Prevailing wisdom

 In 2015-07

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Women are managing teams, leading companies and starting businesses in numbers our great-grandmothers could only have imagined. Yet the fact that this magazine is publishing an article on Women in Business indicates that workplaces have yet to achieve gender parity on all fronts. Reasons for the relative lack of women in the C-suite and other corridors of power are frequently dissected on the Internet, editorial pages and cable TV news shows. Still, professional women are forging successful careers in every community in the state. Many are making their mark in industries traditionally dominated by men. The outlook for the daughters and granddaughters of these women is, by all accounts, even brighter. Business North Carolina talked with seven women to learn more about the challenges and opportunities they’ve faced and what advice they’d share with young women just starting their careers.

Kelly Luongo Loving, partner, Robinson Bradshaw & Hinson PA, Charlotte
Kelly Loving practices commercial law, specifically mergers and acquisitions, intellectual property, licensing and general corporate law. She also serves on the firm’s board of directors. After graduating from Duke University in 1993, she spent two years on active duty with the U.S. Navy to fulfill an ROTC scholarship commitment. The New York native graduated from the University of Virginia School of Law in 1998 and joined the firm in 1999.
Lessons from the military: I was a surface warfare officer on a new, fast combat ship that was the first to have [a gender] integrated crew. I was one of two women aboard a ship of 600, and I oversaw a division of 113 people. … A lot of the training is making decisions under hard conditions and balancing the needs of your people against the requirements of the mission. As lawyers, part of what we do is remain composed during negotiations so we can think things through for our clients.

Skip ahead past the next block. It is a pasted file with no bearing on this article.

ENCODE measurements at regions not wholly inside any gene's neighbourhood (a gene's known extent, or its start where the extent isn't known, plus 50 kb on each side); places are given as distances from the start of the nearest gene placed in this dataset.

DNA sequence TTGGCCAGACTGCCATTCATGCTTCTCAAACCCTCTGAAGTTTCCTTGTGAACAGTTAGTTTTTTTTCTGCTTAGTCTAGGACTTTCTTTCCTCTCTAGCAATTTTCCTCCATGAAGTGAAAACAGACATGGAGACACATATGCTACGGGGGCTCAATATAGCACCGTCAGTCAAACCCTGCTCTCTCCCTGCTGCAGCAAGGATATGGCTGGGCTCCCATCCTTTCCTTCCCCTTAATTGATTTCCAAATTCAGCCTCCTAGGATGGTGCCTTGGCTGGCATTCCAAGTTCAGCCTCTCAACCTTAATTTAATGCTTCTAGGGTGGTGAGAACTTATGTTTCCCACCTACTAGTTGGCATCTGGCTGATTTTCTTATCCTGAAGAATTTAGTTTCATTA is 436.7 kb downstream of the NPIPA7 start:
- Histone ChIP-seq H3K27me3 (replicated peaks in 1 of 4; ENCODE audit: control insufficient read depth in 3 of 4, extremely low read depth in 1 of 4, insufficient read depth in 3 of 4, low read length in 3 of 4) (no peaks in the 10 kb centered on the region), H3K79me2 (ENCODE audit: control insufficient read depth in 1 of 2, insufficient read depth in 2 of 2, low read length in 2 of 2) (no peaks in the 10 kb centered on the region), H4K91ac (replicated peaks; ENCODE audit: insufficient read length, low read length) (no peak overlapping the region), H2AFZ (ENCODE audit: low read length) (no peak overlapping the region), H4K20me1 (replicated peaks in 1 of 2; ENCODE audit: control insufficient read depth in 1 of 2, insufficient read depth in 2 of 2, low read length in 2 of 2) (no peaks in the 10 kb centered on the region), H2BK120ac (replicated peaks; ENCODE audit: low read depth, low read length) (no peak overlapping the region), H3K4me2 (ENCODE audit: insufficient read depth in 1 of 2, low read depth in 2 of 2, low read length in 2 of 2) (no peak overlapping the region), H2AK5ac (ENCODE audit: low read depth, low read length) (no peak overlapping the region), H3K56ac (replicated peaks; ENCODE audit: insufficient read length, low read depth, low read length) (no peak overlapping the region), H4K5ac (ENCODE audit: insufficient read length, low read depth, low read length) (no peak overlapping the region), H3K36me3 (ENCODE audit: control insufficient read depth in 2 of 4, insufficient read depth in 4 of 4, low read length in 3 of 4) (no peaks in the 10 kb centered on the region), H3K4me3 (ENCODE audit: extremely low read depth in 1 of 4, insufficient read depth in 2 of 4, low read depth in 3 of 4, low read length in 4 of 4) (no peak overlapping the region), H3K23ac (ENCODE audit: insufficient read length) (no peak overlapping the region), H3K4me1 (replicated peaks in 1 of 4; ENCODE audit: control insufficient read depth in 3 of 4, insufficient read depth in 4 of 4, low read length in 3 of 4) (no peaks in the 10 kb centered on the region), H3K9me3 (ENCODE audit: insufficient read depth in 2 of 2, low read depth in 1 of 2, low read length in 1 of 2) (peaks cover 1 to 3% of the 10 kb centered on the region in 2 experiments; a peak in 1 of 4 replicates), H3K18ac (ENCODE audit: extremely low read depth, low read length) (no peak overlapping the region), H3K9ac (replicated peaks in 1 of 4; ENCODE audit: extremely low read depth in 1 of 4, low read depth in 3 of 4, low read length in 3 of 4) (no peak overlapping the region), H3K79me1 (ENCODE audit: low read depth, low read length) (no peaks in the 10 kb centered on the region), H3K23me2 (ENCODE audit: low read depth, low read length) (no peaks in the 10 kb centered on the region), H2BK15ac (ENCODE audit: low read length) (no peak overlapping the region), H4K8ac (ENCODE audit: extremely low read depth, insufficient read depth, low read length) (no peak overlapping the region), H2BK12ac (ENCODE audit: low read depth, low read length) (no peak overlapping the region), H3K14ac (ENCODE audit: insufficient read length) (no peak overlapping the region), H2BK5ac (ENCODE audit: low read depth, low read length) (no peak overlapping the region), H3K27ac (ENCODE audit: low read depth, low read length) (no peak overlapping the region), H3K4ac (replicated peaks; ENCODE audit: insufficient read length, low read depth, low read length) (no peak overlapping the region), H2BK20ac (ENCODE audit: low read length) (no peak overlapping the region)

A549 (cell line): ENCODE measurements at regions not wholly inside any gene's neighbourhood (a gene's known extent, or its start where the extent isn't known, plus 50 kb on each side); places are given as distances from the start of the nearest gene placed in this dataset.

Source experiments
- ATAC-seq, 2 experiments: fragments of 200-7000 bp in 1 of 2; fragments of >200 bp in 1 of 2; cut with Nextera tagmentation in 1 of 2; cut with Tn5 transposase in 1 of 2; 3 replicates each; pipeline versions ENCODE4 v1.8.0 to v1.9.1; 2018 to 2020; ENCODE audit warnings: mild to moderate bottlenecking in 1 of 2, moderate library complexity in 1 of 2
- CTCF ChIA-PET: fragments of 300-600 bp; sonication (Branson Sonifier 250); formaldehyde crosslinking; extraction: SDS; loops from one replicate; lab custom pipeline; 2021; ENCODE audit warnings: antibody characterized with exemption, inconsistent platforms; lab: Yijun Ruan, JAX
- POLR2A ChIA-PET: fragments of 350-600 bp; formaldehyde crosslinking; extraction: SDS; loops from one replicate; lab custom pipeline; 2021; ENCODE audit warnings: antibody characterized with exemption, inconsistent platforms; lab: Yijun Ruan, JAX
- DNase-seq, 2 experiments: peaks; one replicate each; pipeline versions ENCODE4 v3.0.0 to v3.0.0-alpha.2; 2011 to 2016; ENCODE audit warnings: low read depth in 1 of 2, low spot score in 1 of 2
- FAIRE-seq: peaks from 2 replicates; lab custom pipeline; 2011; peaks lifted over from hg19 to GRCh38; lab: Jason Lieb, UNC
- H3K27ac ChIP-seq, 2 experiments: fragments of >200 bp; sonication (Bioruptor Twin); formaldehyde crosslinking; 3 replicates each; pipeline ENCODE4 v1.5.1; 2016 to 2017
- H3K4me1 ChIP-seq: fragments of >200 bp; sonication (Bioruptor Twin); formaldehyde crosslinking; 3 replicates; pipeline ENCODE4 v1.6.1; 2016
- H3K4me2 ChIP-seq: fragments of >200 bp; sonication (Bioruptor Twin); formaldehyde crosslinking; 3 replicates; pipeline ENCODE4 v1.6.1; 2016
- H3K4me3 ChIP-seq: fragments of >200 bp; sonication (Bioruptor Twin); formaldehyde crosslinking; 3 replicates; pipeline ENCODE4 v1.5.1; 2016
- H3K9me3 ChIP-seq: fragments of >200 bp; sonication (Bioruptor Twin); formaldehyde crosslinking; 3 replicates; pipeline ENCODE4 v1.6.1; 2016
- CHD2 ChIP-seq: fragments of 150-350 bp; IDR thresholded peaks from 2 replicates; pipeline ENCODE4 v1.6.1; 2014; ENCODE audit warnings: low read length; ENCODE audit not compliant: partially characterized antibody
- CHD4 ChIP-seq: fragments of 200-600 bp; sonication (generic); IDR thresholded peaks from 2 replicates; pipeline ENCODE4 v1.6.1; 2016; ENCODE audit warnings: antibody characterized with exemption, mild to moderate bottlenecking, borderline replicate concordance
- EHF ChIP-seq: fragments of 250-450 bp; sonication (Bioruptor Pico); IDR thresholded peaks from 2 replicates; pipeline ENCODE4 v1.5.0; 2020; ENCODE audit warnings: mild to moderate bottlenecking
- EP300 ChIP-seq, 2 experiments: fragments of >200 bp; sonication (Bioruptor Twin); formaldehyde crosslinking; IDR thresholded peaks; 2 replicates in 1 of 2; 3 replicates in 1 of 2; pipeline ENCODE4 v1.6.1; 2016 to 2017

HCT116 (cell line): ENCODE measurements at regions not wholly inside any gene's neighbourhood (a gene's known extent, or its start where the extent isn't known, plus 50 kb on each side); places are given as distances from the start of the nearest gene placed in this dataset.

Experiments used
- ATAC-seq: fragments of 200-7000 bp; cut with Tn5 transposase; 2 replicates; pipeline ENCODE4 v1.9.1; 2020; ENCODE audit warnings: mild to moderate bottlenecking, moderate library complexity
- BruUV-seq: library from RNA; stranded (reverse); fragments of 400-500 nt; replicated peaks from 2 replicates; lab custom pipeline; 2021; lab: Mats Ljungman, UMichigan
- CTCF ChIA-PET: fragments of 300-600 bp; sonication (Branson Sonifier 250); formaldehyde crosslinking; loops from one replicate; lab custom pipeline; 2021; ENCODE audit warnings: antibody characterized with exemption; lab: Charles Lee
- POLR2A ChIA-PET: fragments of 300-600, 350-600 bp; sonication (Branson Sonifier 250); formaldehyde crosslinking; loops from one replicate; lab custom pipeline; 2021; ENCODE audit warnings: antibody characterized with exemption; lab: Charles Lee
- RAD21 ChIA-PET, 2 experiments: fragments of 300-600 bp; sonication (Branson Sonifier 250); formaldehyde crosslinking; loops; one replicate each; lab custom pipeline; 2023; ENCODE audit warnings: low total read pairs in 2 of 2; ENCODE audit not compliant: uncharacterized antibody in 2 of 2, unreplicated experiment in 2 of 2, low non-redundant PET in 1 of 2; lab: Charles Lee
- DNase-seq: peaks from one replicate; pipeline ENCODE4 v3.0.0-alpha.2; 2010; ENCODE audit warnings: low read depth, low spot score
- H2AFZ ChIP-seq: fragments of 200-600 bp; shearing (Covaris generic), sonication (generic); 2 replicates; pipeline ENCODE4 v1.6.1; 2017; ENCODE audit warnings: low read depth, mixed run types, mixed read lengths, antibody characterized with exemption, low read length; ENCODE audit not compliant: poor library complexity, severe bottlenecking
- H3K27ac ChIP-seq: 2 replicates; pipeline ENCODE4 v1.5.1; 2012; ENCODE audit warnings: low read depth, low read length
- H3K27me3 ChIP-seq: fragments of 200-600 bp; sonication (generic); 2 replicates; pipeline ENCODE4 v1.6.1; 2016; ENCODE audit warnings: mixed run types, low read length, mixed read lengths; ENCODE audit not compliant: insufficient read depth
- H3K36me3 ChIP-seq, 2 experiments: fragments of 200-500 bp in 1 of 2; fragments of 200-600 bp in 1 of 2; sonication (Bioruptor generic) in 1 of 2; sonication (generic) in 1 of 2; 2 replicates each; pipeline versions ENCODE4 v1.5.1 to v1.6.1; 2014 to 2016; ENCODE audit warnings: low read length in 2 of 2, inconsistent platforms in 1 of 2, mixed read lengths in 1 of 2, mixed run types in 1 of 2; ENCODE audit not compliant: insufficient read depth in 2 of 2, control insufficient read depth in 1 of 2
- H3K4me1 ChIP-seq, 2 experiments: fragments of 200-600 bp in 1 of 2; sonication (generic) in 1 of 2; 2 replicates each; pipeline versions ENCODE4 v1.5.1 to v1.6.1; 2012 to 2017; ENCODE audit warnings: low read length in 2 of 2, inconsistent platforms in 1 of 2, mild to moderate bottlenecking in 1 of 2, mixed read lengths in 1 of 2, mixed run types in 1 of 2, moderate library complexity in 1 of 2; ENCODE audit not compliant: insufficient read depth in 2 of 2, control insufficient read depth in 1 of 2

Pam Whitaker, founder and president, Key Resources Inc., Greensboro
Pam Whitaker spent seven years as a manager at a temp agency before deciding in 1997 to launch Key Resources, which specializes in staffing clerical and professional positions in the distribution industry. It employs about 47 full-time workers and has a weekly roster of about 3,000 temporary employees. In 2000, she became the first female business owner to receive the Greensboro Chamber of Commerce’s Small Business Person of the Year award.
How she’d advise aspiring women leaders: Every job is so important. Do your homework, know your skill set and network, even if it’s after-hours. And it’s not a bad thing to admit what you don’t know. I think this is where women have an advantage, because they can use both their IQ and their EQ — as in emotional intelligence — to judge their strengths and weaknesses.

Tonya Brandon, senior vice president, CBRE Inc. (formerly Trammell Crow Co.), Charlotte
Tonya Brandon started as a civil engineer, designing and managing projects before transitioning to commercial real estate. CBRE is the world’s largest commercial real estate firm; its 40,000 employees serve owners, investors and occupiers. Brandon leads delivery of supply-chain and vendor-management services for a major financial-services firm client.
Being in a male-dominated industry: I am often in the minority, serving in a leadership capacity within senior meetings and on key client projects. Remaining open-minded and willing to establish commonalities has helped greatly to diffuse arguments or prevent other unintended outcomes. … Women leaders are often stepping up to juggle many tasks, develop strong networks, stay ahead of technology trends and build teamwork in the workplace. These are our strengths as women.

Megan West, assistant dean of external relations, Campbell Law School, Raleigh